Research is moving to look at the neglected areas. Researchers are also increasingly involving autistic people, not only as participants, but helping carry out projects. I’m keen to be involved. I’ve been in touch with a few organisations and researchers already to see if this is realistic, and they’ve been very encouraging.

    So if you would like to collaborate with an autistic researcher with expertise in mixed methods, health psychology and music psychology, here I am! I’m also happy to participate in autism research, so if I could help you out do get in touch.

    Contact:   Twitter: @racheljhallett

    Note: I’ve used ‘autistic person’ rather than ‘person with autism’ because I don’t feel autism is detachable, and the majority of autistic people who have been surveyed prefer 'autistic person'. Without autism, I would be someone completely different and it’s integral to who I am, even though I didn’t realise it for so long. There is lots of debate over which should be used, and I appreciate that some people will disagree with me.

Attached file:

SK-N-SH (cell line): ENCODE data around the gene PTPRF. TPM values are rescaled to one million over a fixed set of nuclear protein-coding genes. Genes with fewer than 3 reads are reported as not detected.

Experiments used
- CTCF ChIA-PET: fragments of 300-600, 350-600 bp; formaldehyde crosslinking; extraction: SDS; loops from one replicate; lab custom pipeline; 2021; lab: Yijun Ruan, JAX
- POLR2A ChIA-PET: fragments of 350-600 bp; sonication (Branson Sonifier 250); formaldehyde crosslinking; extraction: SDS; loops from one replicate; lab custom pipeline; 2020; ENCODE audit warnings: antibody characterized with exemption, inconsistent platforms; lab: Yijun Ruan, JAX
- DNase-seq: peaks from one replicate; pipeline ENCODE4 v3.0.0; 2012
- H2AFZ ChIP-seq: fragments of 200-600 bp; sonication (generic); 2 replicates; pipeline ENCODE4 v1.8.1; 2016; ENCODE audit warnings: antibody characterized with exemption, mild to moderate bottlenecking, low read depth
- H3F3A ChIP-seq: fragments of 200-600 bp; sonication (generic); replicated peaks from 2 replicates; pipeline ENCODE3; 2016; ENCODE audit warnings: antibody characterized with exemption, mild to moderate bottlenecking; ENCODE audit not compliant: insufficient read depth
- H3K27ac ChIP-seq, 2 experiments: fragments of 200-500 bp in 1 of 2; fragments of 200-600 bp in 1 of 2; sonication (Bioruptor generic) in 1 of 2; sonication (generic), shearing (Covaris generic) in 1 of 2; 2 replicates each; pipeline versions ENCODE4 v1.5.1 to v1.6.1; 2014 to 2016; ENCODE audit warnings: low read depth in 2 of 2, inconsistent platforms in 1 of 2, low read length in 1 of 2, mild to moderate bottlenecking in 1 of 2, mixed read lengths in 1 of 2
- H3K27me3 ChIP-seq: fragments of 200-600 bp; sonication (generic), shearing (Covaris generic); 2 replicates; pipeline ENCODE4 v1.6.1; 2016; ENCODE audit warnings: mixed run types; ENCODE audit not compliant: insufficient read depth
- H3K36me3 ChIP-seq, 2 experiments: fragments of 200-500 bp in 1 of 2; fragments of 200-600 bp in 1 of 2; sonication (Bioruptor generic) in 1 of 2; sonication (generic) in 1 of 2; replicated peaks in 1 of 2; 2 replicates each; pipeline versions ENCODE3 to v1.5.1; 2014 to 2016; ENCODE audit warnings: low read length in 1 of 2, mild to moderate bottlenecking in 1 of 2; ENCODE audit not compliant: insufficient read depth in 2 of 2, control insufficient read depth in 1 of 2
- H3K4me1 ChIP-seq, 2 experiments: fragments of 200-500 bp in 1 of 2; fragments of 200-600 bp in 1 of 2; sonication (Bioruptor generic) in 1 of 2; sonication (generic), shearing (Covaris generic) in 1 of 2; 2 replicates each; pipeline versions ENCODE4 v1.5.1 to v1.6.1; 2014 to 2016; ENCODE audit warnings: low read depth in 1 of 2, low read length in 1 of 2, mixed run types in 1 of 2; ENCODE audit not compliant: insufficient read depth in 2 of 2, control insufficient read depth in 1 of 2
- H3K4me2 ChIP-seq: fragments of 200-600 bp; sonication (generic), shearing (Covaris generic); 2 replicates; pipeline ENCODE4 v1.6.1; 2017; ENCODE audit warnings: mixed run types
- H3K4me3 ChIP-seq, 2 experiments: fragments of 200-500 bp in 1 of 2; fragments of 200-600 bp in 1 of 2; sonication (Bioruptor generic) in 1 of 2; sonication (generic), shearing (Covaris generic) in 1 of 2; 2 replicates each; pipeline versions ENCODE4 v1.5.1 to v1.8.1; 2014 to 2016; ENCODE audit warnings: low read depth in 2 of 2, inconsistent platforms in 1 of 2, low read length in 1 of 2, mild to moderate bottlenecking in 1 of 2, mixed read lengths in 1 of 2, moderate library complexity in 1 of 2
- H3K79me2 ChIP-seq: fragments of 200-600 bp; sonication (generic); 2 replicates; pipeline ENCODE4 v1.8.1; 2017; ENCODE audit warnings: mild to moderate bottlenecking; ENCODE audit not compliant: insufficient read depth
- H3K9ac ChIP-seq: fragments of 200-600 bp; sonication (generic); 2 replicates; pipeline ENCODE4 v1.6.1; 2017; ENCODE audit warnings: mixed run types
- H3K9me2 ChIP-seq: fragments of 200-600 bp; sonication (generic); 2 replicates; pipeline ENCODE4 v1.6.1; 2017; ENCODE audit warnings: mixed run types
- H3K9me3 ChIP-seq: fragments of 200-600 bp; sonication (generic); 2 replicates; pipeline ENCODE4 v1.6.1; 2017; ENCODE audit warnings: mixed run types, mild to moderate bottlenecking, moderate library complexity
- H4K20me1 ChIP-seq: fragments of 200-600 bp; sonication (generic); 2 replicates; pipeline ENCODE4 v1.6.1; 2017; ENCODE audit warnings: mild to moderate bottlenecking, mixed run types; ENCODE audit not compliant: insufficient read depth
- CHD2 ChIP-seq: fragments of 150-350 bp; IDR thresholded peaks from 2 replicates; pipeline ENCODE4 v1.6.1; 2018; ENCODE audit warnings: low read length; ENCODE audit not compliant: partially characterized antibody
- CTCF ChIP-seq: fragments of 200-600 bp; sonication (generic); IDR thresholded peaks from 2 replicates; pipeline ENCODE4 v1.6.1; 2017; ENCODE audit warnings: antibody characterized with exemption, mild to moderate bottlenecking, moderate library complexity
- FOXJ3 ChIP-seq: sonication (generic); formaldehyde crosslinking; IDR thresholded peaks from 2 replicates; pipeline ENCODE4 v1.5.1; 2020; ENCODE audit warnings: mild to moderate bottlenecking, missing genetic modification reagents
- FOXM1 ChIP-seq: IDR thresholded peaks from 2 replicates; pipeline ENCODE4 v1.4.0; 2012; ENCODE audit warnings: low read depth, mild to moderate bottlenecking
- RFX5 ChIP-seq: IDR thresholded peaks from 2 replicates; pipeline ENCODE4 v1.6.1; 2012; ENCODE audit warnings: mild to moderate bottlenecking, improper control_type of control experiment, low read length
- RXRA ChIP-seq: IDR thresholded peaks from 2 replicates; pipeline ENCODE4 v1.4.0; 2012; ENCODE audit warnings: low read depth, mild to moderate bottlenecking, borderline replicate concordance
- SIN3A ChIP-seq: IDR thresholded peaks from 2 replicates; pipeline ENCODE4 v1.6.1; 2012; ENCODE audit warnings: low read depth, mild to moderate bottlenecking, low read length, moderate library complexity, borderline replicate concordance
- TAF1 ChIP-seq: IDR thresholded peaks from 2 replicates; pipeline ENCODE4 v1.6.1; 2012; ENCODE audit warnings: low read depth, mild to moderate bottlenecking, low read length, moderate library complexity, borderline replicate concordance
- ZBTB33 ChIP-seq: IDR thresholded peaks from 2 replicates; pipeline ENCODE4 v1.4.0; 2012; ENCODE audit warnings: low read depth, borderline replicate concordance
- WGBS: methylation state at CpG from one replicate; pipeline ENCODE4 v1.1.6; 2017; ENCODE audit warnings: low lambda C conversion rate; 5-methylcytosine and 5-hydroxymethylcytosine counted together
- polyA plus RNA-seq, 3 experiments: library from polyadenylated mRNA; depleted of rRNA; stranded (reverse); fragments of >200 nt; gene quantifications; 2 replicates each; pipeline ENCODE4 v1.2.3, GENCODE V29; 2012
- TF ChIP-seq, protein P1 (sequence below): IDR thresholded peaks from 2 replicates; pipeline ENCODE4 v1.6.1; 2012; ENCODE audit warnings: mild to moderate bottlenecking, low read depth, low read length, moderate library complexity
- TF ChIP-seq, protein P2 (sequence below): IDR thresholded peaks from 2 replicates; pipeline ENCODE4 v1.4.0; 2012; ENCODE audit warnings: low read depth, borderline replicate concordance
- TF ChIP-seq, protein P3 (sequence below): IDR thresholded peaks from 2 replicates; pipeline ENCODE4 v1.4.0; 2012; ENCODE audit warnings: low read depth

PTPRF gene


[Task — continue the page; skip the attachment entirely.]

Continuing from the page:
2. viva

    Vivas, defenses, whatever your country/university calls them: at some point having finished your thesis, you'll be put through one. In 1998, I had the Viva from Hell. In hindsight, it wasn’t so bad. I got major corrections, which is kind of a pass but you have to rewrite big chunks (mine was mostly just one chapter). I didn’t know that much about vivas and when I didn’t get the ‘usual’ minor corrections that my PhD friends thought I’d get, it felt like I’d failed and that I’d never get the thing finished. Actually, all you need to do is what’s asked: it’s not as bad as it seems, you get there in the end, and nobody really cares what route you took.

    Even so, I didn’t want a repeat of Hell-viva. I was lucky to have a very thorough supervisor who read through drafts and redrafts of chapters and gave lots of feedback, so when my thesis got submitted, there probably wasn’t a lot I could have done to improve it. Nevertheless, the viva itself can be a scary thing, so here’s what helped me most in preparing.

    1.    Internal courses

    Keele runs a regular course on vivas, giving candidates lots of information on what to expect, how it all works and what it’ll actually look like. This is a great way to manage expectations and help candidates feel more in control.